Most of the etymologies are fairly well-known in the Sonic community, but make an interesting read nonetheless:
"Robotnik happens to mean worker in Polish and peasant in Czech. Robotnik was even the name of the newspaper of the Polish Socialist Party. Is Sonic, then, crusading against socialism? Probably not. Robotnik comes from the same origins as the word robot, and the Sonic villain should be known for robot creation if nothing else. Today, Robotnik goes by the far less cool name Doctor Eggman, in apparent reference to his rotund physique. By the way, on the subject of the character’s appearance, his looks — including his trademark moustache — were inspired by Teddy Roosevelt.I never realised that Espio was short for "espionage", and that Sonic Heroes may have been based on SegaSonic the Hedgehog. Weird. Anyway, aside from Sonic, there is an entry on Golden Axe:
Similarly, Sonic’s sidekick Tails has two names as well — the one everyone knows and his “real” name, Miles Prower. It might seem like a useless footnote, but it brings the added benefit of being a pun on the phrase miles per hour. (Ha.) It should probably be noted that joke would make a lot more sense if Tails was known for his ability to run quickly instead of uselessly flying about with an anatomically anomalous helicopter tail.
The majority of Sonic characters aren’t of much use for this article as their names are straightforward. (Knuckles the Echidna, for example, is an echidna who has pointy knuckles. Brilliant.) There are, however, two characters that time has essentially forgotten, Ray the Flying Squirrel and Mighty the Armadillo, that I think deserve a mention. Both debuted in an arcade game, SegaSonic the Hedgehog, that allowed players to control Sonic, Ray and Mighty with a trackball and a single jump button. The three moved identically.
Despite what their names might imply, Ray could not fly and Mighty was not especially powerful. Lame, I know. And I think Sega did too, as Ray never appeared again and Mighty appeared only once more. However, latter-day Sonic games such as Sonic Heroes frequently feature characters grouped into threes — one that can move fast, one that can fly, and one especially that is strong. If you think about it, these three attributes are reflected in the names of the leads in SegaSonic the Hedgehog. In the sense of sunlight, a ray is an airborne thing, while the associations with the word mighty are obvious. In this sense, SegaSonic the Hedgehog’s take on the three-man team could be seen as a precursor to what appeared in these later games.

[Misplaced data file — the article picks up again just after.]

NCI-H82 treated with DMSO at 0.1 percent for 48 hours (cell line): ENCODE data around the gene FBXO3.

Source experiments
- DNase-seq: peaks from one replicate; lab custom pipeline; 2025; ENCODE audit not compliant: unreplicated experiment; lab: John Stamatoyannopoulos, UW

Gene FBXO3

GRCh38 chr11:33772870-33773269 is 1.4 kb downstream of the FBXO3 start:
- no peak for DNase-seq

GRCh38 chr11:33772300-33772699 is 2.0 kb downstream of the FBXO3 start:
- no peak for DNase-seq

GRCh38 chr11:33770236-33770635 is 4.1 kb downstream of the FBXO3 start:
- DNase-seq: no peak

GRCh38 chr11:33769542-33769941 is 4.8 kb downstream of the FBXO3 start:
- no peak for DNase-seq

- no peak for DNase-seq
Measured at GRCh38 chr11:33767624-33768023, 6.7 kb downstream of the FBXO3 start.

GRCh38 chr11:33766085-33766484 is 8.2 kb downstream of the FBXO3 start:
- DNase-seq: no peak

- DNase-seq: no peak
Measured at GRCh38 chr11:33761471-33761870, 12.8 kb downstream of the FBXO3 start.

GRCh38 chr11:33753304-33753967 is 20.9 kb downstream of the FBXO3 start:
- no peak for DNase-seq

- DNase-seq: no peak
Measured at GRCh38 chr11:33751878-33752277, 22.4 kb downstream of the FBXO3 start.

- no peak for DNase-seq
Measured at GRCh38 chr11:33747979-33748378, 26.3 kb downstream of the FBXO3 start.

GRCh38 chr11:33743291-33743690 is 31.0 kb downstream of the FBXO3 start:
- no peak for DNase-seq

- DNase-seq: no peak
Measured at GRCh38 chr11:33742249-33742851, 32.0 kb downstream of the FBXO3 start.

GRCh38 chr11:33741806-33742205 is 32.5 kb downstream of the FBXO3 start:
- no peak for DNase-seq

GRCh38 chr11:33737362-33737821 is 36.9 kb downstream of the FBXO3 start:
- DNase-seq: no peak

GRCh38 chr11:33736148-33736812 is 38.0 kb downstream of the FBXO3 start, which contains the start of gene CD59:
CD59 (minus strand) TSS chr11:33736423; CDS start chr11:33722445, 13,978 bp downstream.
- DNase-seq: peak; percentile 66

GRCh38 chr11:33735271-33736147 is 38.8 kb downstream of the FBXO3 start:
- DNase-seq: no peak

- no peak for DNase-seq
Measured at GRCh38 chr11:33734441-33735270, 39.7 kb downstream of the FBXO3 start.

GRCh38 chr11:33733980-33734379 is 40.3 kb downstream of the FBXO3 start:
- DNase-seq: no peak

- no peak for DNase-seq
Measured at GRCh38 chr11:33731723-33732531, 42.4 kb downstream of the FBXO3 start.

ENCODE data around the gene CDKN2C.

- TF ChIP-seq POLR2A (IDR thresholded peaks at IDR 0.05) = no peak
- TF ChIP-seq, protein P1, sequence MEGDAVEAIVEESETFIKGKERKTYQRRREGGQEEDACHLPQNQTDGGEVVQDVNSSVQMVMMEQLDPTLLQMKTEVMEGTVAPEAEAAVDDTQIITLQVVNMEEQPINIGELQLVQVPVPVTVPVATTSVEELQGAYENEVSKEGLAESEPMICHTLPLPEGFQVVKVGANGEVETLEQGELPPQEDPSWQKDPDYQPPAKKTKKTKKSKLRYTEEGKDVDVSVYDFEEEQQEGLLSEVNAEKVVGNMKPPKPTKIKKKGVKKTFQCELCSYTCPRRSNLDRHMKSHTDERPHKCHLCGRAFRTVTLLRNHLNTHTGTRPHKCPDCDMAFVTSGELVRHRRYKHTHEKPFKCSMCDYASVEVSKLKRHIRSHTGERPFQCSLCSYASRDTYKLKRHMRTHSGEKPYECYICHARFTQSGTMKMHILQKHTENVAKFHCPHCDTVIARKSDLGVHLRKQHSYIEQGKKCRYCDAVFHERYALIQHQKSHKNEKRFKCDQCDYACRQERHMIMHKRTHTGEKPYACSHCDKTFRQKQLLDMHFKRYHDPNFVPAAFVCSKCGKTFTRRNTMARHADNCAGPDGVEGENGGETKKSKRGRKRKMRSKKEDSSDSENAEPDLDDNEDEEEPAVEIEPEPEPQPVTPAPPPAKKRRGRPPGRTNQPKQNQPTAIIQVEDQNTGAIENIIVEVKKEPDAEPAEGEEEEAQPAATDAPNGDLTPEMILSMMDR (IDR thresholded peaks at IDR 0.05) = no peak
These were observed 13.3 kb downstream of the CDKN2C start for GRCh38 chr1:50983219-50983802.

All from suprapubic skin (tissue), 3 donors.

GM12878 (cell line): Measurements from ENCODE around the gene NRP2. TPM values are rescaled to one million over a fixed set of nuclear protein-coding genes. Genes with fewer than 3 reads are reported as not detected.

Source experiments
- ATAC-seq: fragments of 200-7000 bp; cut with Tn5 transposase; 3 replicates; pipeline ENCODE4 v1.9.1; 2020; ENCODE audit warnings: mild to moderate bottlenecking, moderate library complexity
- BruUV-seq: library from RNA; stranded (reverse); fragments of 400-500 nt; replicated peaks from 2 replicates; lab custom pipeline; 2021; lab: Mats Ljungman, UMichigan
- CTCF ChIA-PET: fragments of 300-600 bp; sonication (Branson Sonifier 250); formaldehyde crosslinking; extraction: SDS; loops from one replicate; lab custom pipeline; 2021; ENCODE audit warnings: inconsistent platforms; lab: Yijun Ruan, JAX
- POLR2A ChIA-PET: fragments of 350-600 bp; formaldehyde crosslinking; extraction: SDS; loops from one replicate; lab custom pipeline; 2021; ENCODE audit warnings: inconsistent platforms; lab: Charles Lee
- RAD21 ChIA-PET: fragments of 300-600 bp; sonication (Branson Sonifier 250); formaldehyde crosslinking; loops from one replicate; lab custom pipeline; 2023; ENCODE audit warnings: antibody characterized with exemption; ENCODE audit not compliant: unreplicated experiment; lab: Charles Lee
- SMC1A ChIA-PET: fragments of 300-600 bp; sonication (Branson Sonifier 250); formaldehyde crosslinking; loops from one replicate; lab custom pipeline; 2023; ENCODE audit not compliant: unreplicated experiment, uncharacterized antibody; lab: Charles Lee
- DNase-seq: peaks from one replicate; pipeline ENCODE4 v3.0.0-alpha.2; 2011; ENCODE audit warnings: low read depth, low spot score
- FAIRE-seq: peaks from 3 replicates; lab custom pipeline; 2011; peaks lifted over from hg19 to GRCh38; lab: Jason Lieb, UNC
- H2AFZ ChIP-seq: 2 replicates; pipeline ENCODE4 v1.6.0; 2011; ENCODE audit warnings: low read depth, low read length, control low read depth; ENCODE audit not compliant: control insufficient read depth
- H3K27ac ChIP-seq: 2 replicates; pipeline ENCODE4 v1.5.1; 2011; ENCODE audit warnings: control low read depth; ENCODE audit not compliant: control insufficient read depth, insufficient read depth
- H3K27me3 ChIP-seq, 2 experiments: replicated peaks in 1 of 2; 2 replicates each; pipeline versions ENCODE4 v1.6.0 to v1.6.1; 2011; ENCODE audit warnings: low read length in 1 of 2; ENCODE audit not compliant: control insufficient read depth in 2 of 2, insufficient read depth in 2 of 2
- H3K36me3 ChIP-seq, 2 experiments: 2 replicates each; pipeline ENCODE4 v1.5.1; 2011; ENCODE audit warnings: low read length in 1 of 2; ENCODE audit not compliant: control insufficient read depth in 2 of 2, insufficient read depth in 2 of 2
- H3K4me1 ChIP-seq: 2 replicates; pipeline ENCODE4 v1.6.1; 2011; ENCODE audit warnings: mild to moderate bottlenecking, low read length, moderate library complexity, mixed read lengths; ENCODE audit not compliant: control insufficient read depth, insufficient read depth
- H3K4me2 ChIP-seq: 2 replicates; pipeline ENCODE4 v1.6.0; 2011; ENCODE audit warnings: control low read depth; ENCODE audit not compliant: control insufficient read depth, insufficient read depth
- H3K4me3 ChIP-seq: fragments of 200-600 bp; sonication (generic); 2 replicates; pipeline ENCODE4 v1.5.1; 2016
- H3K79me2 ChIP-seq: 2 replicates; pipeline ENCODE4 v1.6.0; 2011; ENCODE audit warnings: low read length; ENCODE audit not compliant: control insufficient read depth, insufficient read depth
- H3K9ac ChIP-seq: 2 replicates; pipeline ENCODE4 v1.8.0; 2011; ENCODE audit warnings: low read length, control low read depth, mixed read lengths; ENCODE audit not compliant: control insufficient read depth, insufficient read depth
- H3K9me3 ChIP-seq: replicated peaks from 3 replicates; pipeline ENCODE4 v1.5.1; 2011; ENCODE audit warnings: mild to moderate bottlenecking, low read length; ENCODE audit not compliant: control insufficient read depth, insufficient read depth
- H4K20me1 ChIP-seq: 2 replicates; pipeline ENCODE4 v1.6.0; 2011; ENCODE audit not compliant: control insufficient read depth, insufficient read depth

Two other quick ones: A few Sonic games feature a ninja chameleon named Espio and I only recently realized that the reference to the word espionage makes the name the most appropriate one ever for a ninja chameleon.
Sega jumped on the fighting game craze in 1996 with Sonic the Fighters, which had the various Sonic characters kicking the crap out of each other for no apparent reason. The cast included a character whose name bucks the pattern of “name + the + animal species” — a bomb-tossing duck saddled with the baffler Bean the Dynamite. The odd name references the lesser known Sega title Dynamite Düx, which starred ducks named Bin and Pin who also specialized in explosive devices."
"Ax Battler is one of the three playable characters in Sega’s sword-slinging beat-’em-up Golden Axe, the other two being Red Sonja rip-off Tyris Flare and feisty dwarf Gillius Thunderhead, the latter of which himself has a pretty terrific name. Upon hearing the name Ax Battler, you might think the name is actually a description of the character. It’s not. You might also think he’d be the one of the three characters who fights with an axe — if not the very axe referenced in the game’s title. Nope again. Mr. Battler carries a sword; it’s Mr. Thunderhead who carries the axe. Finally, there’s the strangeness in the fact that the game officially spells the character’s name Ax — that is, without the “E” at the end. Now ax is an acceptable spelling of the word more commonly represented as axe, but the fact that both would feature in the game so prominently is just stupid. Even worse: a later spin-off that focused specifically on Ax at the exclusion of Tyris and Gillius awkwardly included both spellings in the same title: Ax Battler: A Legend of Golden Axe. Fortunately, this title is now remembered as little more than a rip-off of Zelda II: The Adventure of Link, even down to the structure of the title. Sequels Golden Axe: Revenge of Death Adder and Golden Axe III replace Ax with clones with equally awkward names: Stern Blade and Kain Grinder, respectively."Ax Battler is almost as cool as Captain Ace Gunn and Major Rock Hardy from Xybots. Why aren't characters named so ridiculously now?
[Source: Back of the Cereal Box via Kotaku]